The bottom line is that you need to establish a relationship with the client. If they don't trust you to bill them fairly - they why are they trusting you to do the work correctly? Of course you know that, since you're asking how to establish that kind of relationship with new clients.
Here's a couple of ways:
Do something small first. If you can, pick a simple deliverable, where the client has a good idea of what time it should take. This doesn't prove that you'll be honest about things when the client doesn't have a good understanding of the time it should take, but the goal is to find something you both can be comfortable with at the start - to establish the trust needed down the road. Before signing that big contract, find something small to do. This also helps avoid costly, drawn-out interviews, as it's essentially a paid trial.
Overestimate your time. At the start, if you consistently beat your estimated time, your new client will realize you're not trying a bait and switch. At the core, their fear is that they'll approve some project / task assuming a cost, and that cost will grow. Under-estimating to get approval will break their trust as much as padding hours. But at least you can prove you're not doing the former. For this to work well, you need to give estimates on small tasks, not large projects.
Outsource the trust (at least to start things off). This is going to probably be the most controversial. I'm a full time contractor / freelancer, and I do all my hourly billing through oDesk (and have done that for years). One reason I do that is they make it easy for me to trust that the client will pay me (they guarantee payment), and they make it easy for the client to verify that I'm working (they take random screen shots, and record keyboard / mouse activity levels). And that helps both parties feel comfortable when there's no prior relationship (a cold contact, not a referral through someone you mutually trust).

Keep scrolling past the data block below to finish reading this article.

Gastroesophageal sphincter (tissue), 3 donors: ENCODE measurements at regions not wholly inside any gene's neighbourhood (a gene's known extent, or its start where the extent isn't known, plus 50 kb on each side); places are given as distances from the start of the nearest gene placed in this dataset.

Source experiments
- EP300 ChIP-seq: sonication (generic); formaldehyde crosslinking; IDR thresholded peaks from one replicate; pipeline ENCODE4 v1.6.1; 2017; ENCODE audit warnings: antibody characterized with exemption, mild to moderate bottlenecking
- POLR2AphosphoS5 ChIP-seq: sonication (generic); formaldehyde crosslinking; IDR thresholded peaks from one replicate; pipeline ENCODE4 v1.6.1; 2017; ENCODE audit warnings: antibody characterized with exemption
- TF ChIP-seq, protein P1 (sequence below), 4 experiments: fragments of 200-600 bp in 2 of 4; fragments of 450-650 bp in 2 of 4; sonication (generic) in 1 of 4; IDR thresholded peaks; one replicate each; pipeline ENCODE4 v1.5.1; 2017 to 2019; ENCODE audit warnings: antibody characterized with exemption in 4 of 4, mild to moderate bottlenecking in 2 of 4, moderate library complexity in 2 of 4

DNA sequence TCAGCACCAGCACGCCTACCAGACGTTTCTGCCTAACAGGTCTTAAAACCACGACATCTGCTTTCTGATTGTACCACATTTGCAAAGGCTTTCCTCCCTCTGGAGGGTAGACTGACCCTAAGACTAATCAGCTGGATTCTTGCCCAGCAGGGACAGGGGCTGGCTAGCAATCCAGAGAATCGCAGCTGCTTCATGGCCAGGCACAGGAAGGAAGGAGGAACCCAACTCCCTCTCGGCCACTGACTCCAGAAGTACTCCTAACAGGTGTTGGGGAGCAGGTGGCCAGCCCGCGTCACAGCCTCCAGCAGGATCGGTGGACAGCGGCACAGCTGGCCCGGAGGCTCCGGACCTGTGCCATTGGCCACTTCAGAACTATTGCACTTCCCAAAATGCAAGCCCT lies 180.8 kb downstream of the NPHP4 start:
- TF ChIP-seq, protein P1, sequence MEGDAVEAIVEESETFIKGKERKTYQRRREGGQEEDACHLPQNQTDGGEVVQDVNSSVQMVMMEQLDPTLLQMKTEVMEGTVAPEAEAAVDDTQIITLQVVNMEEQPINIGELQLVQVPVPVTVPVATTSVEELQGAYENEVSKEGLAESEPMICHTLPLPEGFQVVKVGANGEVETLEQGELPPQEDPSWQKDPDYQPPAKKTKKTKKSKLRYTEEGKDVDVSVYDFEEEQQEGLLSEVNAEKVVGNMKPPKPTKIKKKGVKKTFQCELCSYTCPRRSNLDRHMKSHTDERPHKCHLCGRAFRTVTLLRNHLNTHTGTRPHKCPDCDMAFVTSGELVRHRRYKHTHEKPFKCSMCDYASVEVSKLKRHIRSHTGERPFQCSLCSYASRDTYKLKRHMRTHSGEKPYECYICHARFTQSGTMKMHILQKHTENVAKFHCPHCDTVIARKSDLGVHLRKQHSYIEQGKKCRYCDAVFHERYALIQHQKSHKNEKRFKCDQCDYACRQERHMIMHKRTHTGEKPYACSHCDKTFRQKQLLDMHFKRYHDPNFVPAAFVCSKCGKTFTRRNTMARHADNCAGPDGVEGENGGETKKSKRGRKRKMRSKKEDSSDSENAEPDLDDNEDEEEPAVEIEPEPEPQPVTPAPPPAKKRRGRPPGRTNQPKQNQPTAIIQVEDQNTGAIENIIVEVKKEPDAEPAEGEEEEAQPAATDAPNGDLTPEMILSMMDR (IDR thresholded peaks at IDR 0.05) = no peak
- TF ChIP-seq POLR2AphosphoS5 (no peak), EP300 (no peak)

I do all three regularly. I don't estimate large projects, I work with new clients to find the smallest possible thing we can build - so they can feel comfortable spending a little money to evaluate my actual work. I also overestimate the time on that first deliverable. Yes, I loose some potential clients because of that - but I don't really want clients that are so tight on their budget that there no wiggle room. In that way, the process is a kind of trial run from my perspective as well.
And as mentioned, I use oDesk for all my hourly contracts. Even if the client contacts me directly, I have them signup and hire me through the platform (for more reasons than what is stated above).
I'm a contract developer, this works well (I believe) for the kind of work I do. It may not work well for other kinds of contracting / freelancing, but I think it's at least worth considering.